To Reduce Inequality, Use Well-Structured Regulations to Make Markets Work Better for Everyone

Arthur MacEwan, University of Massachusetts Boston

Few are prepared to suggest that any good comes from rapidly rising economic inequality. Studies show that the greater the inequality, the weaker the social cohesion at virtually all levels of society. More unequal societies generate more pollution and people living in more unequal societies tend to experience worse overall health, higher rates of violent crime, and shorter lives. Even more worrisome are the corrosive effects of extreme economic gaps on equality of opportunity and democratic governance. Differences in income and wealth translate into dramatic differences in political power.

Consensus that rising inequality is problematic does not carry over into agreement about proposed remedies. Almost every economist and politician has his or her own ideas about what to do. Judging from recent public discussions, the step with the broadest support involves raising taxes on people with very high incomes and great wealth and using the resulting revenues to improve the economic position of middle class and poor people. For example, tax revenues could be used to increase funding for public education from pre-kindergarten through college.

Markets Can be Made More Equitable

Most existing proposals for reducing economic gaps make the mistake of presuming that the structure and operations of economic markets are fixed and unalterable. But in fact governments and citizens have a great deal of control over the structure of markets. We need not simply let markets produce damaging results and then struggle to use taxes and social programs to remedy problems and inequities after the fact. As the traditional saying goes, “an ounce of prevention is worth a pound of cure.”

A more effective strategy for fighting rising economic inequalities recognizes that markets are hardly set in stone. They are not natural phenomena determined by forces beyond human control; rather, they are shaped by complex political interests and social practices. Faced with escalating economic inequality, governments can reshape laws and regulations to encourage healthier income distributions in the future.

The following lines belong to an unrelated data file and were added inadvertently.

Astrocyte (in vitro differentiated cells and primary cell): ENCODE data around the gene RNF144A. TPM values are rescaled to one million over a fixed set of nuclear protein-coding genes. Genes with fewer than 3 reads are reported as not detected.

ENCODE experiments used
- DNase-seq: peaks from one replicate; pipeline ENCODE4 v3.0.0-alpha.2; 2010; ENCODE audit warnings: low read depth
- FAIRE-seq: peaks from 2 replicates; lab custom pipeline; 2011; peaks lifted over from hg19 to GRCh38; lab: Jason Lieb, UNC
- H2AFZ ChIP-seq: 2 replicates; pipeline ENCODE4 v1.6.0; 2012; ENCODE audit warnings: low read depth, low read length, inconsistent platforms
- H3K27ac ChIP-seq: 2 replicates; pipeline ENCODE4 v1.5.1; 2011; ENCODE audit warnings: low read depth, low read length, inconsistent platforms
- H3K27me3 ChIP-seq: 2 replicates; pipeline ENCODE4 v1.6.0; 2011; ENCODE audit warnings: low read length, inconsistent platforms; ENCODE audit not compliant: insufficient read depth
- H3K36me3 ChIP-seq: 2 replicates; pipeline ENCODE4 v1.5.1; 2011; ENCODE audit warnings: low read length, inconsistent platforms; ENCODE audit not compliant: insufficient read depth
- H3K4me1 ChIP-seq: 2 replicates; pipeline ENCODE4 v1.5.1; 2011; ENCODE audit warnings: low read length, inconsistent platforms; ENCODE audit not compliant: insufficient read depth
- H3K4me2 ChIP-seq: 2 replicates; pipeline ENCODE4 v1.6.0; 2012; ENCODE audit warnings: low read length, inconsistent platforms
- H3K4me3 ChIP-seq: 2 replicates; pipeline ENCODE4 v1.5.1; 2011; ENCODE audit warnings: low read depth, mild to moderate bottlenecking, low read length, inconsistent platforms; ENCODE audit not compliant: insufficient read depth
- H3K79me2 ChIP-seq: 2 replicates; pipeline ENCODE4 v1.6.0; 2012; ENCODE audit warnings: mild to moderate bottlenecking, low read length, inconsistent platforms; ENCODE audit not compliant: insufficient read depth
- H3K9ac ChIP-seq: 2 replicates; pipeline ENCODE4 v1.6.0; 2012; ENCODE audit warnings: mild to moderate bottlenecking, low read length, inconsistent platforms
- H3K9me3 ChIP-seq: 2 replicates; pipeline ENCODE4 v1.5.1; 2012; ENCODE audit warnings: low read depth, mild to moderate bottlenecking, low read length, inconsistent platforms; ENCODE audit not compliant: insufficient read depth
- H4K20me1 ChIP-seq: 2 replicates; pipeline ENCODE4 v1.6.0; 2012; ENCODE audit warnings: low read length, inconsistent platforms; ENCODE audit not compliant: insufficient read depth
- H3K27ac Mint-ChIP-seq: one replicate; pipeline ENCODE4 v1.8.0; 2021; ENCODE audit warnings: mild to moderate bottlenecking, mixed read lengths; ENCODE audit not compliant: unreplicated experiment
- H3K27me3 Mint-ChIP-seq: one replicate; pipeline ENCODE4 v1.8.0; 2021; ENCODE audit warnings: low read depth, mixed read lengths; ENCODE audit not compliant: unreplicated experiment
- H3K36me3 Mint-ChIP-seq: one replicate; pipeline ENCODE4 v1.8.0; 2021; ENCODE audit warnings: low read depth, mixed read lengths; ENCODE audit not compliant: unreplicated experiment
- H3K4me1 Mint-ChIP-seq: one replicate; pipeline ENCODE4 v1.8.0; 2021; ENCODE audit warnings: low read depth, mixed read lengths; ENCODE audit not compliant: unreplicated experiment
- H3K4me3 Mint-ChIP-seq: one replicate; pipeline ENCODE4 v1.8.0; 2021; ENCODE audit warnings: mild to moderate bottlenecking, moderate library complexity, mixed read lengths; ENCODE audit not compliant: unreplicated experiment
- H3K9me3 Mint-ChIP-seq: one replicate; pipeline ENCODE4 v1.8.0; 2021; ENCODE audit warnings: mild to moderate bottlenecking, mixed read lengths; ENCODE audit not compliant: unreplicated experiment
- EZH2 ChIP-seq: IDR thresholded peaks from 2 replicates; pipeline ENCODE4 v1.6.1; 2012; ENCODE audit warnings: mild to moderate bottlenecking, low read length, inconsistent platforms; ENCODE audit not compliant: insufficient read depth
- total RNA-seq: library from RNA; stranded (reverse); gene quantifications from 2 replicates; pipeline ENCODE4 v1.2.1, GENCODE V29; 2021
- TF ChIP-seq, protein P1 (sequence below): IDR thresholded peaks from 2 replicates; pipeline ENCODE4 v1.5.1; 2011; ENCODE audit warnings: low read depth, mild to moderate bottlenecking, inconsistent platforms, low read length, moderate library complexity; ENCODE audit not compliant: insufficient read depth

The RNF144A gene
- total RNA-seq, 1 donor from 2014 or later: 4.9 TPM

Reshaping U.S. Market Forces

A few examples illustrate my overall point about market malleability and suggest ways in which U.S. markets could be patterned to reduce economic inequalities:

  • Strong labor unions can serve as a counterweight to economic inequality by improving wages and benefits, not just for union members but also for other workers in the same industries and regions. Over the past few decades in the United States, legal, regulatory, and social changes have undercut the clout of organized labor. But new federal and state laws and regulations could facilitate unionization and collective bargaining. 

  • Lax regulations governing banks and investment firms directly boost profits on financial investments and increase the incomes of top executives. The apparent acceptance of the “too big to fail” principle by federal regulators dealing with big banks gives financiers confidence that the federal government will step in to support large firms if they run into serious trouble. Such regulatory practices are an implicit subsidy to speculative firms, because investors are willing to provide funds to them on favorable terms. But regulations could be redesigned to encourage less volatile and more productive investments in industries with more equal systems of compensation.

  • The U.S. system of intellectual property rights contributes to inflated profit rates and outsized executive salaries in certain industries, especially pharmaceuticals. Appropriate modifications in patent laws could reduce such harmful effects without stifling innovation – indeed, innovation might even be enhanced, because the case can be made that current U.S. patent laws limit it.

  • Current regulations and subsidies in the oil and gas industry (including state policies to encourage “fracking”) artificially inflate the profits of energy companies and harm the environment. If firms were required to pay the real cost of their production activities, including the cost of degrading the environment and spewing emissions that cause global warming, corporate decisions might well be different. Environmental damages – the harms of which fall heaviest upon low-income people – might be reduced. 

  • Economic markets influence and are influenced by the way young people are educated and older workers re-trained. Increased and better-tailored investments in public education, including vocational training, would translate into a more equal distribution of income. 

The Way Forward

Some will object to “interfering with” market operations in the ways suggested here, on the grounds that future economic growth would be negatively impacted. U.S. history suggests the opposite. In periods when the U.S. economy has grown most rapidly – following World War II, for example – many of the policies suggested here were firmly in place. Across the globe, moreover, nations with effectively structured markets have achieved both lower levels of economic inequality and higher rates of growth.

The basic point is straightforward: the choice we face is not between regulated and totally unregulated markets. Governments always intervene and use laws and regulations to shape markets. The questions are how interventions are designed and to what effect. As Americans grapple with the harmful effects of rising economic gaps, we have the power to choose policies that can encourage the market to limit inequality.
December 2014